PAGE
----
U.S. School: St. Paul's (New Hampshire)


Figure 1.--This photo of Hobey Baker taken about 1907 gives us one of the earliest images we have of American ice hockey. It also gives us a very early image of sporting life at the famous Saint Paul's School in New England. It Hobey as a famous the famous school boy hockey star. He came from a prominent Philadelphia family and went on to Princeton. He fought in World War I as a pilot and was tragically killed."

A Boston physician donated his summer home as the site for a new boys' boarding school near Concord (1856). The goal was to offer a humane but rigorous education St. Paul's remained a boysí school until it became one of the first boarding schools to become coeducational (1971). Unlike most American boarding schools, all of the students board. It was founded in the Episcopal tradition and is afiliated with the Episcopal Church. The school is what Americans call a private prep school and the British call a public school. St. Paulís offers an educational program for students in grades 9 through 12 planning to attend college. The extensive grounds are managed by the Audobon Society. There are about 500 students and 100 faculty menbers. The students come from many states and a number of foreign countries. The school has a very strong hockey tradition as part of its atletics program.

History

A Boston physician donated his summer home as the site for a new boys' boarding school near Concord (1856). The goal was to offer a humane but rigorous education St. Paul's remained a boysí school until it became one of the first boarding schools to become coeducational (1971).

Boarding

From its inception, St. Paul's has been a boarding school. Unlike most American boarding schools, all of the students board.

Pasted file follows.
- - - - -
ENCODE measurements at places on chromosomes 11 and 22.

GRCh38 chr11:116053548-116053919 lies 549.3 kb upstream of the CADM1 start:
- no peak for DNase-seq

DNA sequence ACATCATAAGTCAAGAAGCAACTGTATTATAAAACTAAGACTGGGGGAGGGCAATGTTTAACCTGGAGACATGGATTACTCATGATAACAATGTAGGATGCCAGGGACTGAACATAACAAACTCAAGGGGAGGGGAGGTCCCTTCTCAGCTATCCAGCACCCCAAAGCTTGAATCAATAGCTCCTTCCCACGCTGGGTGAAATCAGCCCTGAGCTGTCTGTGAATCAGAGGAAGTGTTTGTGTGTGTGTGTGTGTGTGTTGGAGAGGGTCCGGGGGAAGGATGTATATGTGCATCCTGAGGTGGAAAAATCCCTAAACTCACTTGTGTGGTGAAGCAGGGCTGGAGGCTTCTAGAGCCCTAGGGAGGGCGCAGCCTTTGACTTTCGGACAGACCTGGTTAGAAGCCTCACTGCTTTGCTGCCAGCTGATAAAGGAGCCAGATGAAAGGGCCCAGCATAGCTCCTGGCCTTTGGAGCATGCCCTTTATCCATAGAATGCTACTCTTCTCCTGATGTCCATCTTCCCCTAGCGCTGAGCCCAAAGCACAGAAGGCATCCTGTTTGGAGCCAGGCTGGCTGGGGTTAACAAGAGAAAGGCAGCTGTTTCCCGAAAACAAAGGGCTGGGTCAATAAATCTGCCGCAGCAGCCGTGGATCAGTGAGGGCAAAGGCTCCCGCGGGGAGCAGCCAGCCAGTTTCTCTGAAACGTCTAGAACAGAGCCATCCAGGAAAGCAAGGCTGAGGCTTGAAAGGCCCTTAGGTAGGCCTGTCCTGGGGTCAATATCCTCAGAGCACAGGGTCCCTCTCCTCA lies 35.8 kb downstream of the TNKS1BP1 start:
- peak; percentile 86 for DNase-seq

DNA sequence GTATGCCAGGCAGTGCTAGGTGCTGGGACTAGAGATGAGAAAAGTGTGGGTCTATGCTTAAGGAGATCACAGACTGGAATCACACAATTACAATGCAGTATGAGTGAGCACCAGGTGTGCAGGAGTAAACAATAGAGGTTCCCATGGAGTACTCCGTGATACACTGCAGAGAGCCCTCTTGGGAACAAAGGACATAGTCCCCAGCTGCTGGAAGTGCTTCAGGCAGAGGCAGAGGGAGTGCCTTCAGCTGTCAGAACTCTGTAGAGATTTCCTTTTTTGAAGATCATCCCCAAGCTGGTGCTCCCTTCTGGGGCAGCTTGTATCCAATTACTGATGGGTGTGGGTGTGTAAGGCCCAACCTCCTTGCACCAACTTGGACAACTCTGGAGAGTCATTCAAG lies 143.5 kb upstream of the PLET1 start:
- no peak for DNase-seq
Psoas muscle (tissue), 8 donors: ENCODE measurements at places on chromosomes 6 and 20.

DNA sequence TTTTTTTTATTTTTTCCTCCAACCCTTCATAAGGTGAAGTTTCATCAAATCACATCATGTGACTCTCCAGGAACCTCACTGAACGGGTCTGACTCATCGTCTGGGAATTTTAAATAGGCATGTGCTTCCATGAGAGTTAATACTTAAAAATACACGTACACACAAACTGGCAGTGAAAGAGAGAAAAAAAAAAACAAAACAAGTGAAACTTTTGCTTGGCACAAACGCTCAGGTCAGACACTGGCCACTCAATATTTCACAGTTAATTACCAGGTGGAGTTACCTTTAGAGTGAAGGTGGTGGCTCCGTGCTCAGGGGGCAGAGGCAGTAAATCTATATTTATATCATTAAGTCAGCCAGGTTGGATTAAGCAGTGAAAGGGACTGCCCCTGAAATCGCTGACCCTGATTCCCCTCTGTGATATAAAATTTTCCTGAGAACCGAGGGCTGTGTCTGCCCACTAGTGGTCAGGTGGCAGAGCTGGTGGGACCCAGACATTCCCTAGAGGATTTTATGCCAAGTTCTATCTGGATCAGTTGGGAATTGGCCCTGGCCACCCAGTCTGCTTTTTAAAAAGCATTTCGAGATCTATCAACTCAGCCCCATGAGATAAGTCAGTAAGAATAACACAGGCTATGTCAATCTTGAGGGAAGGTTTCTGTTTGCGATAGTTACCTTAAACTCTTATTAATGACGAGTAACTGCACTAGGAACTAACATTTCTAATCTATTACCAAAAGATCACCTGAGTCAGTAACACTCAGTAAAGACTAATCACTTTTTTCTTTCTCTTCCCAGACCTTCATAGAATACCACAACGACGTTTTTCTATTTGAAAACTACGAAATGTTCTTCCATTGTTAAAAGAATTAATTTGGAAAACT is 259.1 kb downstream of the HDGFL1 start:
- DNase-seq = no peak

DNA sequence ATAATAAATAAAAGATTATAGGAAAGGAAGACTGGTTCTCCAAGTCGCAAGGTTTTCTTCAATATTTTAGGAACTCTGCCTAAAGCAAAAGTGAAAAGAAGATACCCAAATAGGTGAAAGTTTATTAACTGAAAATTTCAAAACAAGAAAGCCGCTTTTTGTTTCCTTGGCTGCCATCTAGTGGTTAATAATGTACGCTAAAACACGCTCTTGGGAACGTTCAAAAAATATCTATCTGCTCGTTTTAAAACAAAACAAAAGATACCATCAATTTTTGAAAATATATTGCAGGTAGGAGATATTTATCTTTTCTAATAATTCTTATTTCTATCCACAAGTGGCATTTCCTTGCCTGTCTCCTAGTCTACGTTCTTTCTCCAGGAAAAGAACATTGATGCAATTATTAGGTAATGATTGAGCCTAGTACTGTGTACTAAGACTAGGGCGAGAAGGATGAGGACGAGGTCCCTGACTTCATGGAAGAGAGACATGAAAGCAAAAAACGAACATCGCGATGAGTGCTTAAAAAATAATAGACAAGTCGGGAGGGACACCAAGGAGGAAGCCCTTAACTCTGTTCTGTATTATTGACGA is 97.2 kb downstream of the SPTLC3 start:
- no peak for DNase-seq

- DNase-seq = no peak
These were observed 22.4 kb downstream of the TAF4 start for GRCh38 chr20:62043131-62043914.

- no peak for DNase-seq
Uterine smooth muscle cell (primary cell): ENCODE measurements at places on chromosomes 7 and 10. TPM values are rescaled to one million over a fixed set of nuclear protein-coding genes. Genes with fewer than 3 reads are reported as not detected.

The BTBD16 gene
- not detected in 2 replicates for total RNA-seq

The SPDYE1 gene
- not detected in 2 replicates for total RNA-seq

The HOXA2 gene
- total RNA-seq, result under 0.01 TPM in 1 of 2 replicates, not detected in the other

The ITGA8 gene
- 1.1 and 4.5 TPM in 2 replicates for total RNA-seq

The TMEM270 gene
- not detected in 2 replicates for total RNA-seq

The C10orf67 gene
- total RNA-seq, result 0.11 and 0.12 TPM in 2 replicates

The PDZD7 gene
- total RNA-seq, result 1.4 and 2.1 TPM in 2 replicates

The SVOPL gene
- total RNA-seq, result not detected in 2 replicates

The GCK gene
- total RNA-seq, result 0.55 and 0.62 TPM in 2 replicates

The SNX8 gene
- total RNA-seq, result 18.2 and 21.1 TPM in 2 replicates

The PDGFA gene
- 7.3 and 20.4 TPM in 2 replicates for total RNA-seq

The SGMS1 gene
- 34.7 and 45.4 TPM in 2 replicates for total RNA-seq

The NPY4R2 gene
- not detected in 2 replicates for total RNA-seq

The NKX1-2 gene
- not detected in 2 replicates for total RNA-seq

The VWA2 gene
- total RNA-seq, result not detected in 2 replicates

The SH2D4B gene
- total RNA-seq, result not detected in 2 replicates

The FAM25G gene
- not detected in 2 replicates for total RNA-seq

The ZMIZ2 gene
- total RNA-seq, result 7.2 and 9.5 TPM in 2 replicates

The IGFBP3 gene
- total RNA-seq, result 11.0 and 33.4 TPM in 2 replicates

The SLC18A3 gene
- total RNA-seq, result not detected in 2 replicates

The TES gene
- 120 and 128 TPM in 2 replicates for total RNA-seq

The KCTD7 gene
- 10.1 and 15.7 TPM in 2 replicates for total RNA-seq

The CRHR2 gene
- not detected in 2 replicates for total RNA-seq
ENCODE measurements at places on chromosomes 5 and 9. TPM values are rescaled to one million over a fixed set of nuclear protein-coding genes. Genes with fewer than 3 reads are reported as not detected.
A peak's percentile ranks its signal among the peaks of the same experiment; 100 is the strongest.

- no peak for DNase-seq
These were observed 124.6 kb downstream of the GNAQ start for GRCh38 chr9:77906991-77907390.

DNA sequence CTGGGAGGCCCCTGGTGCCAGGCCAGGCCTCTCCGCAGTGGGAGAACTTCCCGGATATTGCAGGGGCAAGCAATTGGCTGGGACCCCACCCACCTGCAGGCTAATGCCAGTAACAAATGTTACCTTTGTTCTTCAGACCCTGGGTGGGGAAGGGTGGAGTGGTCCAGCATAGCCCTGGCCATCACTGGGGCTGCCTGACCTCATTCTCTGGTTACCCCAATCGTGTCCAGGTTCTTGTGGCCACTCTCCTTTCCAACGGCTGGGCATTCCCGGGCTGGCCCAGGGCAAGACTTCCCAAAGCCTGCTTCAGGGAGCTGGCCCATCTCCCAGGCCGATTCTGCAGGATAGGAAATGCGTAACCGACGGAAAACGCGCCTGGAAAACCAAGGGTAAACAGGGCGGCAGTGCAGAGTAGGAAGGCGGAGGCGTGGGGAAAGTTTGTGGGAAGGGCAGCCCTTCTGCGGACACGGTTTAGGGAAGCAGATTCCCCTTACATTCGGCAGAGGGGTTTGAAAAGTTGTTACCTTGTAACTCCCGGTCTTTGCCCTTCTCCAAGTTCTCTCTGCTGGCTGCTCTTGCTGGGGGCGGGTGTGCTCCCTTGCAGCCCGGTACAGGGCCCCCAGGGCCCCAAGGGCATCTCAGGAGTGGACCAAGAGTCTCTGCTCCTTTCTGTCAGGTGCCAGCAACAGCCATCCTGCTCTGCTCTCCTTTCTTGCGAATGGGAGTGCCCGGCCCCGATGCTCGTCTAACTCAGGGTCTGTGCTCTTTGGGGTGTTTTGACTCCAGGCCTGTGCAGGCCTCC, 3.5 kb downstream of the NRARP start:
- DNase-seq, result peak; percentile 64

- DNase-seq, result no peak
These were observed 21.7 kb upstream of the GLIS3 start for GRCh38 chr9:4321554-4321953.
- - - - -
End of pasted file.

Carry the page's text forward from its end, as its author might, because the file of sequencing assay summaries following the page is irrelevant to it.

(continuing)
Episcopal Church

St. Paul's was founded in the Episcopal tradition and is afiliated with the Episcopal Church.

Educational Program

The school is what Americans call a private prep school and the British call a public school. St. Paulís offers an educational program for students in grades 9 through 12 (13-18 yeats of age) planning to attend college. Boys from the school attended demanding Ivy League universities such as Harvard and Yale. The extensive grounds are managed by the Audobon Society, an important conservation group. There are more than 500 students and 100 faculty menbers. The students come from many states and a number of foreign countries. Saint Paul's ranks very high both for its sports and its academic standards.

Hockey

Hockey in America seems to have begun in New Hampshire, and Saint Paul's was a very important link in its becoming popular--first in New England, later in the American Northeast in general, and finally in the entire country.The school has a very strong hockey tradition as part of its atletics program. According to the school's archives hockey was played by the boys with the arrival of two Canadian students--George Perley of Ottawa and Arthur Whitney of Montreal (1860s). The first organized hockey game in the country, historians believe, was played on Lower School Pond at Saint Paul's (November 17, 1883). At this time the school's student body of teenage boys included the Astors and the Vanderbilts, future United States senators, and a few years later at least one National Hockey League player-to-be, Don Sweeney, the former Boston Bruin. The photo here gives us perhaps the earliest image we have in America of a schoolboy in a hockey uniform. Hobey Baker, as shown here, was about 15-16 years old. Hobey went on to be a big hockey star at Princeton and then, tragically, was killed in a plane crash during World War I at the tender age of 26. He wears a heavy woolen sweater with the initials of Saint Paul's School on his chest, short white trousers and long black woolen stockings held up with an elastic garter belt. Protective padding and helmets were not used in the early days when the sport was much less rough than it is today. The long black stockings without striping were doubtless influenced by the ordinary long black stockings that boys up until about 16-17 years of age commonly wore with knee trousers in the late-19th and early-20th century. Hockey players of course wore long-sleeved and long-legged union suits under their uniforms for warmth--another holdover, it would appear, from their regular school clothes. Hockey players continue to wear long underwear on the ice even today, and until at least 2000, union suits were the most common kind of long underwear. Saint Paul's was, and is, one of the most exclusive boarding schools for boys in the country.








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Created: 11:40 AM 1/28/2011
Last updated: 11:40 AM 1/28/2011